I find that while teaching Woody Plants and Arboriculture, there is nothing better than taking students off site from Longwood Gardens (where students have an amazing campus of plants to study) to see plants outside the regular garden areas. It is a way to reinforce identification skills while looking at the overall structure and health of the trees.
Our first stop on our journey was to Laurel, Delaware at Trap Pond State Park (Friday, March 16). The park is famous because it holds the northern most stand of bald-cypress (Taxodium distichum) in North America.
The day was bitterly cold and windy with gusts over 25 mph but that didn’t stop the group from botanizing. They really enjoyed looking at the trees from Cypress Point.
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This spot is great in the winter and early spring months to see the cypress because all the surrounding trees on land are bare. Come summer the place to see these amazing giants is from the water. Other plants that are at the site are the less frequently seen sand hickory (Carya pallida) and seaside alder (Alnus maritima subsp. maritima) an endangered species unique to only three locations in the U.S. Bartow County, Georgia, south-central Oklahoma and the Delmarva Peninsula.
The corky bark of the sweet gum (Liquidambar styraciflua) was evident as we looked up into the trees giving its distinctive character. The seedpod with its pointy projections makes this plant easily identifiable. The fruits produce thousands of seeds. We also looked at how trees and other woody plants grow in their natural habitat with their associate plants. Soil type,
The shrubby border begins behind the dune grasses and includes beach plum (Prunus maritima) and northern bayberry (Morella pensylvanica). Then you will begin to see small pine trees beginning to sprout and working their way inland.
Pitch pine (Pinus rigida) grows beautifully inland but grows equally well along the windswept shoreline of the Atlantic Ocean. Seeing it growing along the ocean dunes gives a different visual than growing inland where it is tall and straight in growth habit. Along the coastline sometimes trees are shorter in stature and even “bonsai looking” a form of dwarfing and atypical of what is seen inland. (See photo on the right, Bonsai-like – or windswept appearance of the pitch pine, also known as the Krummholz affect – a twisted and knurled tree).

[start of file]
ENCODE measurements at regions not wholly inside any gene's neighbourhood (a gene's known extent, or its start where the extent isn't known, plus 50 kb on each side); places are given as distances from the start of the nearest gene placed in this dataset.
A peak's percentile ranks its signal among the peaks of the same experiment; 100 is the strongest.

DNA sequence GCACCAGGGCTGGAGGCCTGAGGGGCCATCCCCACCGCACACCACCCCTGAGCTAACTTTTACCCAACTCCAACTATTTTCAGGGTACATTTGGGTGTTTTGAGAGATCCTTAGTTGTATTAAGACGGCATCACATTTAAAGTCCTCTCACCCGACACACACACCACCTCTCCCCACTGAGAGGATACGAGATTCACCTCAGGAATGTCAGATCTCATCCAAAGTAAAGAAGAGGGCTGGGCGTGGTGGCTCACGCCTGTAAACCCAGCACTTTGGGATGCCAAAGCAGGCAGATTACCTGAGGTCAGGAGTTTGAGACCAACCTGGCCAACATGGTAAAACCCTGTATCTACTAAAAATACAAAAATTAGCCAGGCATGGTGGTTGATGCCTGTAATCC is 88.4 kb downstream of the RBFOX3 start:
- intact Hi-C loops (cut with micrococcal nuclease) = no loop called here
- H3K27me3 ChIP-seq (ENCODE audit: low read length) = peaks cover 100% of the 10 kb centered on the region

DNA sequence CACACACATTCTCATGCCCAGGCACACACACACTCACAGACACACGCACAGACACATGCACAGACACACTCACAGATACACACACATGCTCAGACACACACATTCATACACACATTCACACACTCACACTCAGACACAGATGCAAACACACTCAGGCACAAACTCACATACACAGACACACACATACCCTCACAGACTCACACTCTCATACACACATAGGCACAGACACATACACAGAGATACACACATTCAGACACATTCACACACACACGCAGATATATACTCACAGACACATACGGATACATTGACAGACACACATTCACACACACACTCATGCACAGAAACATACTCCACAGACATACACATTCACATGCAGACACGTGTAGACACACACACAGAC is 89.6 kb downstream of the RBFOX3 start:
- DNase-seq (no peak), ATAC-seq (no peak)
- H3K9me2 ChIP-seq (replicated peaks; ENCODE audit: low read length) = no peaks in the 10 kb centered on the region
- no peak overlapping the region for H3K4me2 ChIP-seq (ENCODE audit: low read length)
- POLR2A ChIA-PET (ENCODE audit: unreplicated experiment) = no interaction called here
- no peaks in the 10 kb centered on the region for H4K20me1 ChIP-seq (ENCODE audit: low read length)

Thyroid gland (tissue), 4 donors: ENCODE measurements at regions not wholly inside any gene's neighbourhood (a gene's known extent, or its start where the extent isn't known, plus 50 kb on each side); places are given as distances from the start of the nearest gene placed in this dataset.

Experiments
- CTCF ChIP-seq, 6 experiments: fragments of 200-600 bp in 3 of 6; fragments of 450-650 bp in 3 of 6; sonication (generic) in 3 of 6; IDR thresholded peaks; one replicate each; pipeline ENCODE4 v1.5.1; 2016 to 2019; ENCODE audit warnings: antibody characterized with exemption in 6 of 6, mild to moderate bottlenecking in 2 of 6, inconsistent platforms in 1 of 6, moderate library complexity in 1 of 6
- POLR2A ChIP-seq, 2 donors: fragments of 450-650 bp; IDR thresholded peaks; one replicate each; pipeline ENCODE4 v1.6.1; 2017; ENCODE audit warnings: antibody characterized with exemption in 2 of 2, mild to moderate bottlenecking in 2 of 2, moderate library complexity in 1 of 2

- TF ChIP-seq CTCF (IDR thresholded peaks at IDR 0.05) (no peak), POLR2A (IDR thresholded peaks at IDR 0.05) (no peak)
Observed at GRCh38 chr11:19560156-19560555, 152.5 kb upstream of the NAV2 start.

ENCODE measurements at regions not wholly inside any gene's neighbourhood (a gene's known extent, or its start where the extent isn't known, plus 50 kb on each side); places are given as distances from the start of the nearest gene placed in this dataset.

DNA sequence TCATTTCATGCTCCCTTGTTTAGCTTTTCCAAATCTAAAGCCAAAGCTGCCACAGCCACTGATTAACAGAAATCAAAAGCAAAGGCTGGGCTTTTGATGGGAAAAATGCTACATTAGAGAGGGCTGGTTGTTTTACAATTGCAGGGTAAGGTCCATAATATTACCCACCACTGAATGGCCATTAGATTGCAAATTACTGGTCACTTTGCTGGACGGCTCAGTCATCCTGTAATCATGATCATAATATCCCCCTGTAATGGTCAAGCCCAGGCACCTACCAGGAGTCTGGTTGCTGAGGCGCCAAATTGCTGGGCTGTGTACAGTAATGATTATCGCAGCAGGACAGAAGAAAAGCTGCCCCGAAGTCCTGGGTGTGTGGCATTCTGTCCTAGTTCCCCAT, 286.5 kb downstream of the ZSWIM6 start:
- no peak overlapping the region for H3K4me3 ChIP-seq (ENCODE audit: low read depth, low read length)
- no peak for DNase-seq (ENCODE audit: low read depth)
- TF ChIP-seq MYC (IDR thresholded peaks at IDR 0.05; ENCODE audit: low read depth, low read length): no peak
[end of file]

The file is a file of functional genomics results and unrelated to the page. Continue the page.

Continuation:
Mycorrhizal fungi also grow in concert with pines. They help with stabilizing the dunes with their extensive hyphae (collectively mycelium) and assist with nutrient uptake for the pines.
Pitch pine cones have spines on their scales. The spines prevent predators from eating the seeds inside. Pitch pine is classified as a fire species and the stems (peduncles) of the cones are non-existent (sessile) to make sure that during a fire event these cones do not fall off the tree. After a quick moving cool fire the cones open up to release their seeds to begin their life on the charred floor of the woodland. The seeds quickly sprout and begin to grow to cover the woodland floor and to provide habitat for birds and other creatures. If there is no fire, the cones will eventually open after several years of drying.
On this dune we found Japanese black pine (Pinus thunbergii) growing happily with other native pines. This was not surprising to find this non-native tree because many shore homes years ago would plant this pine in their landscapes. They have since seeded into the dune habitat and in some cases have hybridized with other pines. Some have purposely been planted because they come from a similar environment in Japan making it wind and salt tolerant.
Below, pitch pine grows with other associates like loblolly pine (Pinus taeda) and poverty pine (Pinus virginiana) along with scattered Japanese black pine (Pinus thunbergii).
Where there was a soft duff layer of pine needles, the students found this Northern Fence Lizard or pine lizard (Sceloporus undulatus hyacinthinus). He was sunning himself on this nice warm spot. The scales are made of keratin, which helps in protecting the lizard from drying out through evaporation. These characteristics help this cute creature to live in some of the most difficult environments – especially dry ones.
Alnus maritima subsp. maritima
Beachgrass invasion in coastal dunes is mediated by soil microbes and lack of disturbance dependence
Allison Brown, Ph.D.
Information on the Telephora fungus
Cape Henlopen, Lewes, Delaware
Dune Ecology: Beaches and Primary Dunes
Dune Ecology: Secondary Dunes and Beyond
Eastern Fence Lizard or Pine Lizard
Krummholz – Banner and Flag Trees
Promise of Place
Trap Pond State Park, Laurel, Delaware
“What is Place-Based Education and Why Does it Matter?”